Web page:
• At the current rate of spending, with the total contribution to GDP, the second-hand market can be said to support approximately 300,000 jobs in the Canadian economy.

Beyond dollars saved and earned, the report highlights the environmental virtues of extending the life of products through the second-hand economy, in terms of reducing harmful impacts associated with manufacturing and distributing new things, and discarding old items well before their time.  According to Statistics Canada, every year, Canadian consumers spend close to $200 billion on new durable and semi-durable consumer goods, with the cost of depreciation pegged at $100 billion, a signal that one of the study's authors says points to goods being discarded prematurely. 

"By making products last longer, and getting more out of them, consumers can maintain a high standard of living while staying within the bounds of environmental sustainability," says Peter Spiro, Executive Fellow of the Mowat Centre for Policy Innovation at the University of Toronto and one of the report's authors.  "The Second-Hand Economy is a remarkably simple, and essentially painless, way to reduce Canada's carbon footprint."

The full report can be found at – a landing page dedicated to sharing stories of the second-hand economy in Canada. Canadians can share how they participate in the second-hand economy through social media by using #SecondHandEcon.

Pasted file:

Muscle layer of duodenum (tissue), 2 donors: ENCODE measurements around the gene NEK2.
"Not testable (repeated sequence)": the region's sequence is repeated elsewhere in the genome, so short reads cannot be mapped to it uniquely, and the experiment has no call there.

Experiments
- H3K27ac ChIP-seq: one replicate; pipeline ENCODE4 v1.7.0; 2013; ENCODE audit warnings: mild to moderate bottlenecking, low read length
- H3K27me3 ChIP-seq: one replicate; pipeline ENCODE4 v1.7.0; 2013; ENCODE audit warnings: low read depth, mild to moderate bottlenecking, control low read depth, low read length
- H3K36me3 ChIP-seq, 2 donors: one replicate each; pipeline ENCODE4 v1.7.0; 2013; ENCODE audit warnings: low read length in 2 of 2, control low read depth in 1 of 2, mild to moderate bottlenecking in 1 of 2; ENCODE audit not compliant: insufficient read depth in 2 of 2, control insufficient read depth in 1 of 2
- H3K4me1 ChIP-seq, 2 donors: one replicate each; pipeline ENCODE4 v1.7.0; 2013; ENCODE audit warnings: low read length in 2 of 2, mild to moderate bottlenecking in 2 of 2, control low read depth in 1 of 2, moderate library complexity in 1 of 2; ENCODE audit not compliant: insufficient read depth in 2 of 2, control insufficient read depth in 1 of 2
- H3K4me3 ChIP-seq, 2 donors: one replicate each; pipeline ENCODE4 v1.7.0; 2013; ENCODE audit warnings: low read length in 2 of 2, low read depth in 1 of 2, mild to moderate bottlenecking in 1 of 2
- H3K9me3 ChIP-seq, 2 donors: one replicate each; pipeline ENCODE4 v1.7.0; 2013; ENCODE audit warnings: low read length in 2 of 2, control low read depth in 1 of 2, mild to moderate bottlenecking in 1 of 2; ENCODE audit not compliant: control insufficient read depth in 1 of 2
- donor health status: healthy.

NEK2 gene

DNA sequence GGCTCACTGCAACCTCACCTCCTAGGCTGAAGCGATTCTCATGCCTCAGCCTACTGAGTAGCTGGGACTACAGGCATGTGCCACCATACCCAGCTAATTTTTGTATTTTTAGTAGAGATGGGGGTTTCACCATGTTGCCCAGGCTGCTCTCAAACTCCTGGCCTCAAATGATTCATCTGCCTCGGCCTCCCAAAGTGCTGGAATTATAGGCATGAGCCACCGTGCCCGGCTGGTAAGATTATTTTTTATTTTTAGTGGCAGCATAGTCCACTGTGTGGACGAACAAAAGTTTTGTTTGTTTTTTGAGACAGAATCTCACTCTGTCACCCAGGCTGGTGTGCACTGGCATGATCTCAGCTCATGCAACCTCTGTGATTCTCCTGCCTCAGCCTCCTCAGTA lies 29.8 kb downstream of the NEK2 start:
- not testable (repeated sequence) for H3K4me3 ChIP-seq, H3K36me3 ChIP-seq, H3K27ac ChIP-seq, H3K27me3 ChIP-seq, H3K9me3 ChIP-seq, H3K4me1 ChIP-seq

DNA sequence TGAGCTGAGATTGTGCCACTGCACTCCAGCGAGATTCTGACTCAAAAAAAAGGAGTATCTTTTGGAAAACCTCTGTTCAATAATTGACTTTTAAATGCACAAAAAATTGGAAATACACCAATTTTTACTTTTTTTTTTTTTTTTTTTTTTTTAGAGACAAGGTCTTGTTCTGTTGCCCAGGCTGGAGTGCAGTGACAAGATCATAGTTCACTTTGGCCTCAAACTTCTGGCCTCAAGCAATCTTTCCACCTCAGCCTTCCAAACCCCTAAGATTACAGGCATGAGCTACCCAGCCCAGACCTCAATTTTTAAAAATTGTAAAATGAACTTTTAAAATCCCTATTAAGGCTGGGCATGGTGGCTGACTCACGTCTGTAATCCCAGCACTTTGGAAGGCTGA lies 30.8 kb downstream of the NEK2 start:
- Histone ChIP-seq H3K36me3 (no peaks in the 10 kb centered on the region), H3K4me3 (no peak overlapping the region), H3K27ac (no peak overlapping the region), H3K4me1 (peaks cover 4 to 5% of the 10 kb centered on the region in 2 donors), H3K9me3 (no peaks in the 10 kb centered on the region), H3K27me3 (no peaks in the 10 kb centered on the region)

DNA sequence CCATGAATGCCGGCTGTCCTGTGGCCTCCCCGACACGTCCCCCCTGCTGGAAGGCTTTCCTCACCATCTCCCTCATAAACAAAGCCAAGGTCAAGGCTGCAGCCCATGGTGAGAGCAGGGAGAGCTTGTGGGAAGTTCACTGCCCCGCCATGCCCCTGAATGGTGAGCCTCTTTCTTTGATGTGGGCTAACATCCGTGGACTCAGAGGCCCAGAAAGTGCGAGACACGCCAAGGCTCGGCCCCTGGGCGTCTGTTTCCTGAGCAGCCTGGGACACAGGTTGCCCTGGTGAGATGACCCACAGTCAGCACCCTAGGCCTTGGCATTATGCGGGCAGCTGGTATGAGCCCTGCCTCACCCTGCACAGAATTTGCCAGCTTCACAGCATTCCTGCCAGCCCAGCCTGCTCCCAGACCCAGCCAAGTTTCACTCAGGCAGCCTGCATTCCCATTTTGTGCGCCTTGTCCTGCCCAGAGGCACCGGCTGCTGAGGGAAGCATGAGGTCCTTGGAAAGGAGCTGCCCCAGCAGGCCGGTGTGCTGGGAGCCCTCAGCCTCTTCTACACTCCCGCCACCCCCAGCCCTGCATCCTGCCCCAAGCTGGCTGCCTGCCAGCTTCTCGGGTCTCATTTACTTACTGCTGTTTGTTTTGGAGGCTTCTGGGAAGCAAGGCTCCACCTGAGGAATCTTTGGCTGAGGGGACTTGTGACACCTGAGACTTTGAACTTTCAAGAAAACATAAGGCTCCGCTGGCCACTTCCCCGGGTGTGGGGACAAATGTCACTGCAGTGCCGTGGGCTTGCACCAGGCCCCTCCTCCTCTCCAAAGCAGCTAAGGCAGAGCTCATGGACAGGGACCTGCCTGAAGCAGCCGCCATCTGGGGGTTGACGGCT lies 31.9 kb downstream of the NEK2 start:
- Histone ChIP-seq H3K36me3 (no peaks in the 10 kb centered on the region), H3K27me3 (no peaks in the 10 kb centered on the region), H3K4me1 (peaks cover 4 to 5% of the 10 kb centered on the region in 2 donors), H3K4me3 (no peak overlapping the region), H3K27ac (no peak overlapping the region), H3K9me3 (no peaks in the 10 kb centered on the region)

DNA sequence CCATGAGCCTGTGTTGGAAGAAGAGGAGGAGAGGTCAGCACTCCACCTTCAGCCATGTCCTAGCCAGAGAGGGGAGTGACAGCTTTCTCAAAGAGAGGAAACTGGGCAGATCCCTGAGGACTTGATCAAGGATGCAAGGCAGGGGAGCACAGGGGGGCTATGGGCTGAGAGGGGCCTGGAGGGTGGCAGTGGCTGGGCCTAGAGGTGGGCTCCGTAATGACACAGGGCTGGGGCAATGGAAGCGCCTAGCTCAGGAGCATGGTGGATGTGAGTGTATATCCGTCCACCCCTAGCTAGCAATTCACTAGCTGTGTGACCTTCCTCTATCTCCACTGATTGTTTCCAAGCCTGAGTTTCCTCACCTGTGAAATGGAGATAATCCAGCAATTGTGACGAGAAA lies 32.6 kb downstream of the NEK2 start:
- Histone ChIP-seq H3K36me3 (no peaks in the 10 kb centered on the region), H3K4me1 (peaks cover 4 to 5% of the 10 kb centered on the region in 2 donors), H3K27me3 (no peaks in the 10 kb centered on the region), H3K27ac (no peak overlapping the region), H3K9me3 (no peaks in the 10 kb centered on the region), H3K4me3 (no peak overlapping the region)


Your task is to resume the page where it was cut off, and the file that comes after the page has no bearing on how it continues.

Additional key findings from the report:

The Number 76

  • Out of the 76 items to which the average Canadian grants a second life, 35 were acquired (the majority via purchases, but also through trading and receiving free) and 41 were recirculated (the majority were donated)
  • The top three most used channels for second-hand practices are:
    • (17%)
    • Family, friends or acquaintances other than through social channels (15%)
    • Family, friends or acquaintances through social channels (15%)
  • The Prairies (115) and Alberta (106) appear significantly more engaged in second-hand practices compared with Quebec (50), which registered the lowest score


  • Saving money is the most commonly cited reason Canadians acquire second-hand products (mentioned by 75% of survey respondents), followed by ecological benefits (65%) and the thrill of treasure-hunting (58%)
  • When it comes to recirculating products, the most common motivation was ease of disposal, or pragmatism (mentioned by 73% of survey respondents), followed by doing good for others and society, or altruism (65%) and ecological benefits (62%), trailed by making money (57%)